Is It Any of My Dang (Digital) Business?

The theater lights had blinked, signaling the end of intermission. As people straggled back to their seats, I watched several gather in a row below us in the section to the right. An older man with a waxy face was lying back in his seat, eyes closed, while a woman rubbed his cheeks and forehead and whispered to him. I couldn’t tell if she was trying to rouse him or whisper encouragement. An usher hurried up and away. I was relived. The man would get help. But as the seats around us began to fill, help did not arrive. A few more people joined the cluster around the man, but the usher was nowhere to be seen. Finally, the lights dimmed all the way. As the performance began, a man called out, “We need a doctor over here!”

Three men in nearby sections hurriedly rose from their seats. Then the usher returned and looked across the mezzanine at another usher, who spread her hands in a gesture of helplessness and shook her head. Finally, after a few minutes, several people began to lift the man from his seat and carry him out of the auditorium.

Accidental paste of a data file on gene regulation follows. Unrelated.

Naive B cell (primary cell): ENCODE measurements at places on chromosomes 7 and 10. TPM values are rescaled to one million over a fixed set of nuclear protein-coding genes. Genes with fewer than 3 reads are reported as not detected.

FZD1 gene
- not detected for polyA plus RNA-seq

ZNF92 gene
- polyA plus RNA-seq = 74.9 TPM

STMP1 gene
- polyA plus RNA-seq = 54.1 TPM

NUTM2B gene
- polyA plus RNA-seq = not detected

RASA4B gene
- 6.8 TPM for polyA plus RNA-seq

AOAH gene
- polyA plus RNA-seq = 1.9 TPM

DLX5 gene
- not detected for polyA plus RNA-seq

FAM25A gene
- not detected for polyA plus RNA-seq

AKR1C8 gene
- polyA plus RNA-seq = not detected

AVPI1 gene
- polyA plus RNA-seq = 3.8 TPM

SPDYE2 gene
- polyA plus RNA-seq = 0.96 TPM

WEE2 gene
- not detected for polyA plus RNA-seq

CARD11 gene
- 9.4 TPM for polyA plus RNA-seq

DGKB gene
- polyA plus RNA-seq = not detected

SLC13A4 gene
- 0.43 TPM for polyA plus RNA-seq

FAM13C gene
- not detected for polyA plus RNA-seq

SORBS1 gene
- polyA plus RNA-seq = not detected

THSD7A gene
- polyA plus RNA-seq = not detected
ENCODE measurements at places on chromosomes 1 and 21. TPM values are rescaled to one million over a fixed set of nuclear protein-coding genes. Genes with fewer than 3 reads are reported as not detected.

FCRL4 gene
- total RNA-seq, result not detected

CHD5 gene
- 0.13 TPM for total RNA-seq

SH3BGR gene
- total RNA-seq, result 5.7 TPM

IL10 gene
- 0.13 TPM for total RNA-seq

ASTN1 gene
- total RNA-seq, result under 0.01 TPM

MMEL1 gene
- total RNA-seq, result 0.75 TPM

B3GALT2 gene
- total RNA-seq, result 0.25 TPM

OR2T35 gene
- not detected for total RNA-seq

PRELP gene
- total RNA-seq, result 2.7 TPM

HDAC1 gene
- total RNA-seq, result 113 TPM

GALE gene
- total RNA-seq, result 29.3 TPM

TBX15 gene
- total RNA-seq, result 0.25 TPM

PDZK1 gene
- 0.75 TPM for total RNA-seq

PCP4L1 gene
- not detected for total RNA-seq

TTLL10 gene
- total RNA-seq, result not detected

As I watched the ushers doing nothing, I grew more and more irritated. Why weren’t they calling for a doctor? I picked up my phone, about to tweet about the venue and its lousy procedures. Suddenly I stopped.

Who cared? Who in my Twitter feed would benefit from my comment? The theater management might see it, but probably not in the moment when action was necessary. In the meantime, I might sit back, flushed with my own importance of having thrown my comment into the Twitterverse. But ultimately, what would it change?

We live in a time where our culture is newly “participatory”– our technologies make it possible for any and all of us to become reporters. Ordinary people become witnesses to events that somehow become elevated beyond their mundane significance simply by virtue of the fact that they can be tweeted.

Don’t get me wrong– I’m a Twitter fan from its early days. I’ve formed valuable personal and professional relationships via Twitter; professional chats have added a lot to my life. But I’ve stepped back from Twitter lately. The stream of political hooha just wears me out; the voices that once informed and/or entertained begins to sound more like the cawing of crows that regularly wakes me at 4:30 a.m.

Maybe that’s why I could stop myself from opening my Twitter app.

Because, really. Was the poor man’s personal circumstance any of my dang business?

I say, No.


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Slice of Life is the weekly Story Challenge on Two Writing Teachers. Come write along with us!

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